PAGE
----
The past decade has seen an explosion of craft beer breweries in the US as small businesses tap into growing demand for food and drink rooted in local traditions and ingredients.

Nowhere is this consumer movement more apparent, and unique, than at Bow & Arrow brewery in Albuquerque, New Mexico. The first and only brewery in the US owned by Native American women, it has carved a space in the predominantly white and male-dominated industry by showcasing elements of their tribal identities, communities and ingredients through beer.

“We have been very intentional about highlighting our special place in the south-west,” said Bow & Arrow’s co-founder and CEO, Shyla Sheppard, sitting with her fellow founder Missy Begay inside the high-ceilinged brewery. On one wall was a mounted cardboard sculpture of a buffalo bust – on another, a star-spangled Pendleton blanket set near a huge photograph of Monument Valley.

Shyla Sheppard: ‘People take for granted what’s in the backyard.’
Shyla Sheppard: ‘People take for granted what’s in the backyard.’ Photograph: Don James

According to Sheppard, this regional and indigenized aesthetic is present at every level of the Bow & Arrow business, from the art on the walls to the brewery’s “hop arrow” logo – symbolizing the cultural significance of the arrowhead to many Native American tribes – to the “beer and beer names”. The menu features selections such as Bolos and Bling (a play on the bolo tie of New Mexico and the jewelry for which Native Americans are known in the south-west), and Denim Tux, a playful reference to popular south-western apparel as well as a nod the color of the main ingredient, local blue corn, that is used in the beer.

For Sheppard, an economist and former social impact investor from the Fort Berthold reservation in North Dakota, and Begay, a physician from the Navajo Nation, the use of local ingredients is another way to celebrate the region.

“People take for granted what’s in the backyard,” said Sheppard, explaining Bow & Arrow’s unique use of additives such as New Mexican hops, sumac berries, blue corn, regionally sourced malt and Navajo tea, an earthy, herbal plant used by the local Hopi, Pueblo and the Navajo Nation. “It was the drink of the summer,” said Begay, recalling days in the Canyon de Chelly region drinking cold homemade Navajo tea.

Hops, among the essential ingredients in beer, have long been used by Native Americans for their medicinal properties. “They recognized the bitter aspect of [hops] as an antiseptic. That kind of naturally led us to use Navajo tea,” said Begay, noting how the medical properties of the Navajo tea leaves led them to “a curiosity that transformed into this unique beer”.

Bow and Arrow’s neon facade.
Bow and Arrow’s neon facade. Photograph: Mike Graham for the Guardian

The sumac berries used in Bow & Arrow’s Way Out West-Sumac beer, meanwhile, are traditionally used by south-western tribes to make a refreshing drink.

More recently, Bow & Arrow began experimenting with wild yeasts found around Albuquerque.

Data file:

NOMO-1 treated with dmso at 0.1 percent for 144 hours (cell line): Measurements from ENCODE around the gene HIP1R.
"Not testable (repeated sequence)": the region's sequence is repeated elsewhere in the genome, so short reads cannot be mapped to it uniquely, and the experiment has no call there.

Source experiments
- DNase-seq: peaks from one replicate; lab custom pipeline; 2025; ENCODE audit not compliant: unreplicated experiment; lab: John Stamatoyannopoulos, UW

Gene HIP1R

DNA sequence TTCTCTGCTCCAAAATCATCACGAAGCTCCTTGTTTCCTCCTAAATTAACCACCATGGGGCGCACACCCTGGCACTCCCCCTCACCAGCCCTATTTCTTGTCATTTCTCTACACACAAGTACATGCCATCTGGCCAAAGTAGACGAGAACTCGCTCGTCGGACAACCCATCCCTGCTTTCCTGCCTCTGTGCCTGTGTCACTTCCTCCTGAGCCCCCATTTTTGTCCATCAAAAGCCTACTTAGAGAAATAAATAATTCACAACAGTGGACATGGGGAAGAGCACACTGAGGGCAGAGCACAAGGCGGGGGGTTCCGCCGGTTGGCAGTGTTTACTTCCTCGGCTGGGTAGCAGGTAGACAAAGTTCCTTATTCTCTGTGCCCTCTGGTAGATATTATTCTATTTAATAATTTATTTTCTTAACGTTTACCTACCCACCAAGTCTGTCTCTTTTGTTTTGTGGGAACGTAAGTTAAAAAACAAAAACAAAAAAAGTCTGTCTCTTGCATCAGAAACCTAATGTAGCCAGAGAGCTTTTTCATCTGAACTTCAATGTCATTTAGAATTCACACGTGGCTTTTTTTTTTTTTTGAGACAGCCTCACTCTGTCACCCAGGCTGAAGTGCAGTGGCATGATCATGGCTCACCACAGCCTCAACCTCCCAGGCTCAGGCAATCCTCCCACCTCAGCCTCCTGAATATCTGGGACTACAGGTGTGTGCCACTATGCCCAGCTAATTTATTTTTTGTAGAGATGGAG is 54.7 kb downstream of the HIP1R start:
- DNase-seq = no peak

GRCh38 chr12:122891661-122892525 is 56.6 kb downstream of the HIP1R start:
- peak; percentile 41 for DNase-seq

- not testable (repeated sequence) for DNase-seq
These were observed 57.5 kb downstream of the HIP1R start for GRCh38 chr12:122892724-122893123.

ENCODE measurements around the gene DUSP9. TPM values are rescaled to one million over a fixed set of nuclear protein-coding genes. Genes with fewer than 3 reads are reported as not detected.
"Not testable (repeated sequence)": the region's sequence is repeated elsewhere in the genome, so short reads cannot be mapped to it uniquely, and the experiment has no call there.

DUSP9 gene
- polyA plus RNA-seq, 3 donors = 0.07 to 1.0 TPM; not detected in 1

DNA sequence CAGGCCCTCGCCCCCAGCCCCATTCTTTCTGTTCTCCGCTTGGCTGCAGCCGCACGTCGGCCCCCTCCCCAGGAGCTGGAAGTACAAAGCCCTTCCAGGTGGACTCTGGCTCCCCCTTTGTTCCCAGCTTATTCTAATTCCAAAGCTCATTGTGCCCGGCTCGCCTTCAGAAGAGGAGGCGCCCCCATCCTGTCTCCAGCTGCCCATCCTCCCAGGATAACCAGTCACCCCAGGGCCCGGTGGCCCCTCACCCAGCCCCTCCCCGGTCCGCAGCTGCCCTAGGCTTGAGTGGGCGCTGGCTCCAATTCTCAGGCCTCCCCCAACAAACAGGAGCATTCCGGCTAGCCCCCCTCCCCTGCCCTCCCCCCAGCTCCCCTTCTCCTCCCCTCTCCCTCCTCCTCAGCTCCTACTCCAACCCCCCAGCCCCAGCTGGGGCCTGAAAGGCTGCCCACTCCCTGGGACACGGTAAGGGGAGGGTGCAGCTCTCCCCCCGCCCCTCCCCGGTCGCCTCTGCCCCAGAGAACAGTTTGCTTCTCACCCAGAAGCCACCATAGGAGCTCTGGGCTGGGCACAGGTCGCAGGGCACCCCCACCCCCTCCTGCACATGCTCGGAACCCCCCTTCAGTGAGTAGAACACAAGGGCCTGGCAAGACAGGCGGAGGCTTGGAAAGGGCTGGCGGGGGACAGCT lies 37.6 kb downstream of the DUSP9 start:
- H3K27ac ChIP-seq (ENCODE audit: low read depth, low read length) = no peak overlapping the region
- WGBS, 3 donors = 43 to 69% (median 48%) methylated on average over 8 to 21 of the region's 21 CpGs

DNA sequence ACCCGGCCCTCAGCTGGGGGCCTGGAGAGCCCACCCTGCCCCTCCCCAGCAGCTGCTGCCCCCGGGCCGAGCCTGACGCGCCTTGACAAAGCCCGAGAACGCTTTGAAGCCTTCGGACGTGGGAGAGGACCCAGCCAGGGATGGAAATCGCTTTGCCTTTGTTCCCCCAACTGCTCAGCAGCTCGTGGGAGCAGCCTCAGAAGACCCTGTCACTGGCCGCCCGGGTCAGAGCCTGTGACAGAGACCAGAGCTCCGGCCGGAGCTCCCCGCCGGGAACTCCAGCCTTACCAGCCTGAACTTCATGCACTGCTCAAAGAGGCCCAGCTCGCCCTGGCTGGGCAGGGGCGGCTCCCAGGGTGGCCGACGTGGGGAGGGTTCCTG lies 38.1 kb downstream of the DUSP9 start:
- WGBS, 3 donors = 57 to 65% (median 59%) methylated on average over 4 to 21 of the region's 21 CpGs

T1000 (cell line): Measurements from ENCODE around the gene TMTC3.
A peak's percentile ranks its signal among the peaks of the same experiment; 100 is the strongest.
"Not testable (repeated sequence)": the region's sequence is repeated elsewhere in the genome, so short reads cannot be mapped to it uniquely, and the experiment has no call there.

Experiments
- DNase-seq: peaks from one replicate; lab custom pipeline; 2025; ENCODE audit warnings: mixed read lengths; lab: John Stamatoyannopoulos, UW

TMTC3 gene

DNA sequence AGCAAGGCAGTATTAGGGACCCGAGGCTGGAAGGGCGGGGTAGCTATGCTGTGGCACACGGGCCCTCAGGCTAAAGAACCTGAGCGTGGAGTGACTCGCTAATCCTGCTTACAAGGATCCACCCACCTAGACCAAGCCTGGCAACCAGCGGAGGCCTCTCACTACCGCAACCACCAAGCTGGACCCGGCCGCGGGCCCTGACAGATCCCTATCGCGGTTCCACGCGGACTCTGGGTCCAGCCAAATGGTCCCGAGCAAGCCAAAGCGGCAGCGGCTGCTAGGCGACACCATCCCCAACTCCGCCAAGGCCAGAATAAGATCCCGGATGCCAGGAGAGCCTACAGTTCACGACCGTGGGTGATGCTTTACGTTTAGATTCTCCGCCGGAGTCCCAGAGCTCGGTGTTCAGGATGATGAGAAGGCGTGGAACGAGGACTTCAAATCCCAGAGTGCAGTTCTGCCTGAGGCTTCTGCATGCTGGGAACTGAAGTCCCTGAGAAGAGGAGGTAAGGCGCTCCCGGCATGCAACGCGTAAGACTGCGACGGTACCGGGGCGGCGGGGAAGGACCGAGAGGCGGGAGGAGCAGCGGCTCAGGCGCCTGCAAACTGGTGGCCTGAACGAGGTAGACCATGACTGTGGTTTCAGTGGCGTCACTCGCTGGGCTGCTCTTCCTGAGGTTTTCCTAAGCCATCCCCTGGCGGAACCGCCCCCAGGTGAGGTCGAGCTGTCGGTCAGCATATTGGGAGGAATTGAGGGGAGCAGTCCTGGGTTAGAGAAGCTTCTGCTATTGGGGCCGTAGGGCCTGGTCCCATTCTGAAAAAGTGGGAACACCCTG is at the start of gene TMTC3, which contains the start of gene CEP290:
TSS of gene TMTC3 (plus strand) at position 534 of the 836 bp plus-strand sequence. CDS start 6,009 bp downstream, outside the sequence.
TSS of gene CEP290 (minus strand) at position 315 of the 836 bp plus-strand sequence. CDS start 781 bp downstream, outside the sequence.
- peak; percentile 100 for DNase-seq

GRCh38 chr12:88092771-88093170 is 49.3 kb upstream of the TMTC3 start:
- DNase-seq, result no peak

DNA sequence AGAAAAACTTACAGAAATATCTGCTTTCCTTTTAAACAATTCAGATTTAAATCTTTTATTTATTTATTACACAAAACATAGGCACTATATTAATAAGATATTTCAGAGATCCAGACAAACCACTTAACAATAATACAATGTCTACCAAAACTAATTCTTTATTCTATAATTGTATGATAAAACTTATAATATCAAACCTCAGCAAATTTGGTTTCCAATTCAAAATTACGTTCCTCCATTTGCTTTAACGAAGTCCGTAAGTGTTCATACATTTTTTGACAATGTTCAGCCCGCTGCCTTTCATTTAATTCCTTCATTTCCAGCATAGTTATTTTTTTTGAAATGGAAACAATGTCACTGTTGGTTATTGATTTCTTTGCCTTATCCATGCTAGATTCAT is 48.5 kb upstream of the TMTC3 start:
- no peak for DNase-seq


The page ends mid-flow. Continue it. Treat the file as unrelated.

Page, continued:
“We have been trying to capture different native cultures in order to ferment our beer,” said the head Brewer, Ted O’Hanlan, explaining the process of putting wort (ground malt and water) outside to capture different microbes. “Depending on the moisture or wind in the air, you’re going to get a different native culture.”

“Incorporating local ingredients is part of our bigger plan, and I feel like we have just scratched the surface,” explained Begay.“We want to get to the point that not only are the additives locally sourced but also yeast – the thing that makes beer beer – is from this area.”.

Emilia Salas holds Navajo tea. She was part of the first graduating class at Central New Mexico Community College with a degree in brewing.
Emilia Salas holds Navajo tea. She was part of the first graduating class at Central New Mexico Community College with a degree in brewing. Photograph: Mike Graham for the Guardian

For Sheppard and Begay, who live just down the street from Bow & Arrow, the emphasis on place extends to a community-centered approach to daily operations.

“We are playing a part in creating this healthy ecosystem of businesses,” said Sheppard, who as CEO has taken pains to support local businesses by hosting local food trucks and volunteering space for neighborhood association meetings, not-for-profit fundraisers and pop-up markets.

That sensibility includes providing a safe and inclusive space for all – something at times lacking in the predominantly white and male beer industry.

Ted O’Hannan, the head brewer, checks the beers as they brew.
Ted O’Hannan, the head brewer, checks the beers as they brew. Photograph: Mike Graham for the Guardian

“You may find our brewery is more diverse than others,” said Sheppard. “Women have stopped us and said thank you for creating this space.”

Looking to the future, Sheppard and Begay see Bow & Arrow as part of a growing movement of businesses owned by native women. This year, the brewery hosted pre-conference kickoff event for the first annual Native Women’s Business Summit.

“To pack a room with Native women businesspeople was amazing,” said Sheppard of the nearly 150 people who attended. “I feel like there is becoming this critical mass where there is more conversation and dialogue and desire to support each other. To be a part of that is something we are very proud of.”

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